Lighthouse Trails Research Journal VOL. 7 | NO. 5 - Page 6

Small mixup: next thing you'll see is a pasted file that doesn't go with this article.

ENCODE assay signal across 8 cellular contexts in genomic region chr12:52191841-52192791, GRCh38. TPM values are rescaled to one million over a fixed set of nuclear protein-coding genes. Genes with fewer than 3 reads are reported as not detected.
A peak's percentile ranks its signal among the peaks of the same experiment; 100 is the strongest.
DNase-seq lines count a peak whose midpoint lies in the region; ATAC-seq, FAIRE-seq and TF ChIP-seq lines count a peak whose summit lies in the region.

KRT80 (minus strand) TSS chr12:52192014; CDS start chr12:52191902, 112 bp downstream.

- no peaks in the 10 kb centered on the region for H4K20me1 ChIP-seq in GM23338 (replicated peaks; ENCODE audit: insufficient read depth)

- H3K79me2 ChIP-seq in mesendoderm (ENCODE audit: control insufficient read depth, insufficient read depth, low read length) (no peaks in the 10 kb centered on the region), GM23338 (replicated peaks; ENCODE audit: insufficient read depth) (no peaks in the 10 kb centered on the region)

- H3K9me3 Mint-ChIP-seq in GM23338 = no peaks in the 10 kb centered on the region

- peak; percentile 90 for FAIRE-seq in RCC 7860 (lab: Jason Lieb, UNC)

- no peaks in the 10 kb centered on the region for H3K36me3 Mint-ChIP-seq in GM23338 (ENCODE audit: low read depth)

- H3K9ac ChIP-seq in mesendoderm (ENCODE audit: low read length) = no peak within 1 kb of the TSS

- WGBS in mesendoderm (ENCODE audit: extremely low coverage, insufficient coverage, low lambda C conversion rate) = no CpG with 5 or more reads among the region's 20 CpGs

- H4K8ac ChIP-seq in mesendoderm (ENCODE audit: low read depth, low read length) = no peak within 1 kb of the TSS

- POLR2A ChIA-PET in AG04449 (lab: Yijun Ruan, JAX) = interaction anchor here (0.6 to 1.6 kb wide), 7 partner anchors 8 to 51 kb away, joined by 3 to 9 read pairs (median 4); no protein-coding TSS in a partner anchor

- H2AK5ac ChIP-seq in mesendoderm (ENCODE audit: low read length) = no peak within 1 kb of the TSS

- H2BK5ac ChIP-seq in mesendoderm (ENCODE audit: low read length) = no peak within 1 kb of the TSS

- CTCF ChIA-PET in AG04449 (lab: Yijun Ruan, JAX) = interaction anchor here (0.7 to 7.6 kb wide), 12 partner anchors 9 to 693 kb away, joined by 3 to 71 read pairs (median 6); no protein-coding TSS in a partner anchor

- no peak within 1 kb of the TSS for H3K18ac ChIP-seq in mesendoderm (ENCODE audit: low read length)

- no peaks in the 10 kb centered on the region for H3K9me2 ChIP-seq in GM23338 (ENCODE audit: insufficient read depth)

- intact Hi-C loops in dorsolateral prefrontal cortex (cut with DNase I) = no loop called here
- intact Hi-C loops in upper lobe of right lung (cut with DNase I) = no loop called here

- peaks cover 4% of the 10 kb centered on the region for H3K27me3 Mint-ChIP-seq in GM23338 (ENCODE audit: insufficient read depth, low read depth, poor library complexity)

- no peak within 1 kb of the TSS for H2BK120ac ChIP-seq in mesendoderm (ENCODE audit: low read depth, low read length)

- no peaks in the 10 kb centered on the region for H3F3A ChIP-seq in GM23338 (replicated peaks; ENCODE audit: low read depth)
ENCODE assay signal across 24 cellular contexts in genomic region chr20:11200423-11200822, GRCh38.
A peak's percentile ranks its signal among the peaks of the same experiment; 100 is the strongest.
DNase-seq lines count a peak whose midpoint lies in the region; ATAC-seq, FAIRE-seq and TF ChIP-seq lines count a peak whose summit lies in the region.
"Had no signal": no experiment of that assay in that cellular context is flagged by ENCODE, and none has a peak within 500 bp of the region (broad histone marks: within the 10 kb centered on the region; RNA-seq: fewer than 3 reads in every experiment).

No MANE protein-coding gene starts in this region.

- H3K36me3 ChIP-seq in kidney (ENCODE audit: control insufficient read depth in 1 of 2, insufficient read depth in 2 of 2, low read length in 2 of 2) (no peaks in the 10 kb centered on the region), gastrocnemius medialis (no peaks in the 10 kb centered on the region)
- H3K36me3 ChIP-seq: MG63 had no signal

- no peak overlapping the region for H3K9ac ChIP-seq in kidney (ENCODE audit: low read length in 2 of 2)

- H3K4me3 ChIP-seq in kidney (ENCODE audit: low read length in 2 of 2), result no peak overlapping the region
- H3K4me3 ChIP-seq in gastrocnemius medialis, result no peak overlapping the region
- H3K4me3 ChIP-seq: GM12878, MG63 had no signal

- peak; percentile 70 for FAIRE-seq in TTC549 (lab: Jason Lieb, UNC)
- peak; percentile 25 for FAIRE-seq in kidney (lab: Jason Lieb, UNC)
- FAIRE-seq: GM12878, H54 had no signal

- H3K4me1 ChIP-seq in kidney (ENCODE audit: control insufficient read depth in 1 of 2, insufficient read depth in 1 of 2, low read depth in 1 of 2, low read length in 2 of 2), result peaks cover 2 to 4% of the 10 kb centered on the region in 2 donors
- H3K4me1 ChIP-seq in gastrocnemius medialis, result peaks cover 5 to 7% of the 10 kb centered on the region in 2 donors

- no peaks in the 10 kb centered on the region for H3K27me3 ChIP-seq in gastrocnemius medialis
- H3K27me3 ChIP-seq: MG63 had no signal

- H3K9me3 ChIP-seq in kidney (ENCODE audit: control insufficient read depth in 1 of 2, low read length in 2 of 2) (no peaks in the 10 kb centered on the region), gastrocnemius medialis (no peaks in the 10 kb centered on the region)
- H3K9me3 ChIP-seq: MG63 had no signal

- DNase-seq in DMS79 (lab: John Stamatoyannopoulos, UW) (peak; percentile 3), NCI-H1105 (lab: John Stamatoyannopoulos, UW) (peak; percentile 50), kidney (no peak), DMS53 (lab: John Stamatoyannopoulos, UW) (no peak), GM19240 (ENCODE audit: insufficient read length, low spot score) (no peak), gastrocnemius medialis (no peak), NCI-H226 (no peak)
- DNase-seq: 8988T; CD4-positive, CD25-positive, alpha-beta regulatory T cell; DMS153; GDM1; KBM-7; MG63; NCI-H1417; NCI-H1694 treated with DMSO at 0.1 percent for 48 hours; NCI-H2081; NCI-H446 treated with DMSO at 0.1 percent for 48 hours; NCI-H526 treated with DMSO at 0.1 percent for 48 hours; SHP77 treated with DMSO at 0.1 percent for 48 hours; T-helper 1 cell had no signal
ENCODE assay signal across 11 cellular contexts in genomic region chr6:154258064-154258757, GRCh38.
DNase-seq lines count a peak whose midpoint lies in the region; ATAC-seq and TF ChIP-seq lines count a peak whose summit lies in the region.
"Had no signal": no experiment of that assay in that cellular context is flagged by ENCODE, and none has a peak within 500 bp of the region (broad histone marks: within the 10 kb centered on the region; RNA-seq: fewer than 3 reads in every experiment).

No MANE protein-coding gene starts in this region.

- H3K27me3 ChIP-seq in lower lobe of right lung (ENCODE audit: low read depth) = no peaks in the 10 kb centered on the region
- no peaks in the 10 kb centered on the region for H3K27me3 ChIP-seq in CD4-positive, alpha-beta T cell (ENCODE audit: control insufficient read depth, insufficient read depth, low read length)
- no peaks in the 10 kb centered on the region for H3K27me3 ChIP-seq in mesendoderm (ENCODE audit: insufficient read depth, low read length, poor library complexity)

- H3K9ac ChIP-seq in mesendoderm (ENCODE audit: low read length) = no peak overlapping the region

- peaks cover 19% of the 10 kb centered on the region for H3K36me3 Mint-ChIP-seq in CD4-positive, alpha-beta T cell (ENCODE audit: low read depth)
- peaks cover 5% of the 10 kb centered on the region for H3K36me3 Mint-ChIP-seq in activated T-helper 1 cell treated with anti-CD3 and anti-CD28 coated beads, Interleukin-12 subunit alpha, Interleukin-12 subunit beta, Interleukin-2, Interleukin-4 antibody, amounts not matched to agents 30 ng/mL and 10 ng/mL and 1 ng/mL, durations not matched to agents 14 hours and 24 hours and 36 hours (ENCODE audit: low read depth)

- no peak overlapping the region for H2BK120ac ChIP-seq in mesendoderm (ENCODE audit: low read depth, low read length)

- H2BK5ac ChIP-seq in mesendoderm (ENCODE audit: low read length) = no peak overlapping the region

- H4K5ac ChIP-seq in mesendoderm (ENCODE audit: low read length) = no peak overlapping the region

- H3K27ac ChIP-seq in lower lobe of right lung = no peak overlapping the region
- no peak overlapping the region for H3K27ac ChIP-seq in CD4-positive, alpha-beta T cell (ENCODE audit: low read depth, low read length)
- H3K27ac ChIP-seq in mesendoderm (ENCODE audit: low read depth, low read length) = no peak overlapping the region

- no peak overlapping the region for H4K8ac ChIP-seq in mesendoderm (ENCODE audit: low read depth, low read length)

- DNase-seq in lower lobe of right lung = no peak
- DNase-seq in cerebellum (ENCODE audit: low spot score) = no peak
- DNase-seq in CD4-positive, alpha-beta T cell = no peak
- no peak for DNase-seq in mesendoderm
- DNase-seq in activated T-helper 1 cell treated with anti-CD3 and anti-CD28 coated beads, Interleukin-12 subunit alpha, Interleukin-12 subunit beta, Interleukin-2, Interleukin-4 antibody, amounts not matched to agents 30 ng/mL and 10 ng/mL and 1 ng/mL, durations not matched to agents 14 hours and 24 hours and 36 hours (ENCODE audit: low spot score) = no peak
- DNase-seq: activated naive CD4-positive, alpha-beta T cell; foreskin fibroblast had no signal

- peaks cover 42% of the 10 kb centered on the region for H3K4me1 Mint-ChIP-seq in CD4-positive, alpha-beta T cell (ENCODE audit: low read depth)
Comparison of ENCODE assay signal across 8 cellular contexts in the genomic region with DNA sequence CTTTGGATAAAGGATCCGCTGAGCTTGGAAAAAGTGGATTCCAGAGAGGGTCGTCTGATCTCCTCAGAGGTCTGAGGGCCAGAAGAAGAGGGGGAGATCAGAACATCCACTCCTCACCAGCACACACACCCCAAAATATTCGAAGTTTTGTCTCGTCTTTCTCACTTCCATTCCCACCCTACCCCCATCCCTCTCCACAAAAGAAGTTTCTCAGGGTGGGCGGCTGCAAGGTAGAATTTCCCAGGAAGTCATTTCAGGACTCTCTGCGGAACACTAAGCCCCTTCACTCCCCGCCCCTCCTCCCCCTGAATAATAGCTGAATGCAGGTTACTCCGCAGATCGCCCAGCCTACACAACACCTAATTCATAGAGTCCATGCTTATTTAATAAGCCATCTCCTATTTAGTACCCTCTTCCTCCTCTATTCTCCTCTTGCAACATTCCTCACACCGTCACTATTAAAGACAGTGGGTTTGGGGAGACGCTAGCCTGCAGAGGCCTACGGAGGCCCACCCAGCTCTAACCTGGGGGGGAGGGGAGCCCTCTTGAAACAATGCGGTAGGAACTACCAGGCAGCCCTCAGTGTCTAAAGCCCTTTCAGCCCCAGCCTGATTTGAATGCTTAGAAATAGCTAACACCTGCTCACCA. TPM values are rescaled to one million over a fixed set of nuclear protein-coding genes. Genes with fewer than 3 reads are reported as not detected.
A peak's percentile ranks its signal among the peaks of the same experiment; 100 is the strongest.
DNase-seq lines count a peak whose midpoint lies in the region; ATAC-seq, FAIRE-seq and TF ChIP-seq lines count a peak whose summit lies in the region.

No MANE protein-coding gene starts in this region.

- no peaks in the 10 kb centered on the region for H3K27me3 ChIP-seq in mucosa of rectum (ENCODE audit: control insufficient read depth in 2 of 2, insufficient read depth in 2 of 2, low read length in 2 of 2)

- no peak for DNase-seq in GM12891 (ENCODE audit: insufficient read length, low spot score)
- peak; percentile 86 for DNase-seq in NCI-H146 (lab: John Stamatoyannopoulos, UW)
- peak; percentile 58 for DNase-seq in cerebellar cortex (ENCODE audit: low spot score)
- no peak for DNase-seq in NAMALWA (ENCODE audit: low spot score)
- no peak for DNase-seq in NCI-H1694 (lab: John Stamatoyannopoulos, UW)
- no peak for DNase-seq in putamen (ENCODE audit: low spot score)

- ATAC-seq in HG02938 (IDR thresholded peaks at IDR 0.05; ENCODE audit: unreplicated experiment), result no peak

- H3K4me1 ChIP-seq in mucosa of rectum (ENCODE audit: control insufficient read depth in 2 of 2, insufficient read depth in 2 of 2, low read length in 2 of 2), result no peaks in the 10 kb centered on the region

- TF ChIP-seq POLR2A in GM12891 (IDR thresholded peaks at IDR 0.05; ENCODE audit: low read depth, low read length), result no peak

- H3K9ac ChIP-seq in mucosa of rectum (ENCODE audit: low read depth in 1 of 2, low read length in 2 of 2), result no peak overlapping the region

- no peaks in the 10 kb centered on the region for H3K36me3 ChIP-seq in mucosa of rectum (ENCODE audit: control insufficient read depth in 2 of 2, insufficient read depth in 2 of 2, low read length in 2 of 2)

Lighthouse Trails Research Journal 6 Atonement Rejected!—continued from previous page of a virgin, did not think of himself as the Son of God, and did not see his purpose as dying for the sins of the world. 20 If what Borg is saying is true, then we would have to throw out John 3:16 which says God so loved the world He gave His only Son, and we would have to dismiss the theme of a blood offering that is prevalent throughout all of Scripture. In the Old Testament, it is clear: For the life of the flesh is in the blood: and I have given it to you upon the altar to make an atonement for your souls: for it is the blood that maketh an atonement for the soul. (Leviticus 17:11) But Borg rejects this emphasis: To think that the central meaning of Easter [resurrection] depends upon something spectacular happening to Jesus’ corpse misses the point of the Easter message and risks trivializing the story. To link Easter primarily to our hope for an afterlife, as if our post-death existence depends upon God having transformed the corpse of Jesus, is to reduce the story to a politically-domesticated yearning for our survival beyond death. 21 What is behind this mindset? Listen to one New Ager describe what underlies this line of thought: Jesus was an historical person, a human becoming Christ, the Christos is an eternal transpersonal condition of being. Jesus did not say that this higher state of consciousness realized in him was his alone for all time. Nor did he call us to worship him. Rather, he called us to follow him, to follow in his steps, to learn from him, from his example. 22 Volume 7—No. 5 Fosdick would resonate with this. When he says, “Christ’s sacrificial life and death are too sacred to be so misrepresented,” he means that Christ is an example to be followed, not an innocent sacrifice for our guilt and thus worthy of praise and worship. Satan wants desperately to be worshiped and adored as God. He hates all that Jesus’ death stands for. Jesus Christ, God in the flesh, purchased with His own blood the lives of those written in the Book of Life. A very popular author today, William Paul Young (author of The Shack) also rejects the idea that Christ’s shed blood was needed to save man. He has come right out and said this openly. 23 And yet, many Christian leaders promote both Young and The Shack without any qualms. The Bible says, “without shedding of blood is no remission” (Hebrews 9:22), and also, “He appeared to put away sin by the sacrifice of Himself” (Hebrews 9:26). Are we to reject these Scriptures and other ones as well that speak of the atonement because it doesn’t sound logical? Scripture tells us that the carnal mind is at enmity with God. We need to recognize that the Bible is God’s revelation of Himself to man. It is our final authority, and we must adhere to the truth of its teachings. THE IMPLICATIONS any in the emerging church may in- sist they do not hold to the distorted view on the atonement that this article has described. But it is important to understand that the underlying nature of this view of rejecting the atonement is panentheistic (God in all) and pantheistic (God is all), which is the “fruit” of practicing contem- plative mysticism. To put it in plain terms, one of the key characteristics of the emerg- ing church is engaging in mystical prayer practices (i.e., contemplative). This in turn produces a drastic change in spiritual outlook that over time takes on panenthe- istic views. And when that happens, a new perspective on the atonement always occurs M because when one believes man is divine (god within), then he believes man does not need to have anyone make atonement for him. A substitutionary  death (taking a sinner’s place) on the Cross would not be necessary and in fact, would be an insult to man’s own divine nature.  It would be hu- miliating. Like Thomas Merton said, if we really knew what was in each one of us, we would fall down and worship one another. 24 He and other contemplatives say that man’s biggest problem isn’t a sinful nature; no, it’s that he does not realize he is divine. If Jesus’ going to the Cross and shedding blood was merely an act of service and sac- rifice, an example for others to follow, and was not actually a substitutionary payment for the sins of humanity, then why cel- ebrate the resurrection as so many churches do? It would make no sense. Churches that cling to contemplative/emergent ideologies and practices should consider this. While they cling to one (contemplative), they’re on the road to denying the other (the atone- ment) . . . even if they don’t realize it. Endnotes: 1. Beka Horton, Church History and Things to Come (Pensacola, FL: Pensacola Christian College, 1997 printing), p. 156. 2. Harry Emerson Fosdick, Dear Mr. Brown (New York, NY: Harper & Row, Publishers, 1961), p. 136. 3. Harry Emerson Fosdick, The Modern Use of the Bible (New York NY: The Macmillan Company, 1924), p. 230. 4. Harry Emerson Fosdick, Dear Mr. Brown, op. cit., p. 135. 5. Ibid., p. 134-135. 6. Riverside City Church, New York City, http://www.the riversidechurchny.org/ getinvolved/?fosdick-speakers. 7. Interview by Leif Hansen with Brian McLaren, January 8 th , 2006); Part 1: http://bleed- ing purple podcast.blog spot.com/2006/01/bri- an-mclaren-interview-part-i.html; Part II: http:// bleedingpurplepodcast.blog spot.com/2006/01/ interview-with-brian-mclaren-part-ii.html). 8. Ibid., part II. 9. Alan Jones, Reimagining Christianity (Hoboken, NJ: Wiley and Sons, 2005), p. 132. Endnotes conclude on page 25 SEPTEMBER/OCTOBER 2019